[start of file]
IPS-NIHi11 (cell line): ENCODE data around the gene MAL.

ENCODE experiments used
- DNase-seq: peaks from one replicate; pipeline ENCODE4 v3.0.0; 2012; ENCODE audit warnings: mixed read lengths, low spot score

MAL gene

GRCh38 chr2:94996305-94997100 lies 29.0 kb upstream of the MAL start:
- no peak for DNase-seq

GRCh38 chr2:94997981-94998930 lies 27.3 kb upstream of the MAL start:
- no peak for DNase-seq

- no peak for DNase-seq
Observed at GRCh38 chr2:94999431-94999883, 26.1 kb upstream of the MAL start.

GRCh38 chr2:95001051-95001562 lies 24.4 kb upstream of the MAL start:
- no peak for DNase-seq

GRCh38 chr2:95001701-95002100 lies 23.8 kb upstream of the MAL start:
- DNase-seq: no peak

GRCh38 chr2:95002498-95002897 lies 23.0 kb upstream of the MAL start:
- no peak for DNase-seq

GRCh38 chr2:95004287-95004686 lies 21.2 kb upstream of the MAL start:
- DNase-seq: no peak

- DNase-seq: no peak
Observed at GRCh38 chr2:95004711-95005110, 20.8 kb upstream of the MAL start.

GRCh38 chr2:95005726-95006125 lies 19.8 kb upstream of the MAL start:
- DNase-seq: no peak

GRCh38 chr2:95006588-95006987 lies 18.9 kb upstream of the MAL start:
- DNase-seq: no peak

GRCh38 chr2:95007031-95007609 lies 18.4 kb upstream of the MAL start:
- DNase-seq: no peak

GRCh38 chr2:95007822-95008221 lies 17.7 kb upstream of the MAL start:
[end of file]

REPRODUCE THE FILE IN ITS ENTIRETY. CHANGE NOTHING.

IPS-NIHi11 (cell line): ENCODE data around the gene MAL.

ENCODE experiments used
- DNase-seq: peaks from one replicate; pipeline ENCODE4 v3.0.0; 2012; ENCODE audit warnings: mixed read lengths, low spot score

MAL gene

GRCh38 chr2:94996305-94997100 lies 29.0 kb upstream of the MAL start:
- no peak for DNase-seq

GRCh38 chr2:94997981-94998930 lies 27.3 kb upstream of the MAL start:
- no peak for DNase-seq

- no peak for DNase-seq
Observed at GRCh38 chr2:94999431-94999883, 26.1 kb upstream of the MAL start.

GRCh38 chr2:95001051-95001562 lies 24.4 kb upstream of the MAL start:
- no peak for DNase-seq

GRCh38 chr2:95001701-95002100 lies 23.8 kb upstream of the MAL start:
- DNase-seq: no peak

GRCh38 chr2:95002498-95002897 lies 23.0 kb upstream of the MAL start:
- no peak for DNase-seq

GRCh38 chr2:95004287-95004686 lies 21.2 kb upstream of the MAL start:
- DNase-seq: no peak

- DNase-seq: no peak
Observed at GRCh38 chr2:95004711-95005110, 20.8 kb upstream of the MAL start.

GRCh38 chr2:95005726-95006125 lies 19.8 kb upstream of the MAL start:
- DNase-seq: no peak

GRCh38 chr2:95006588-95006987 lies 18.9 kb upstream of the MAL start:
- DNase-seq: no peak

GRCh38 chr2:95007031-95007609 lies 18.4 kb upstream of the MAL start:
- DNase-seq: no peak

GRCh38 chr2:95007822-95008221 lies 17.7 kb upstream of the MAL start: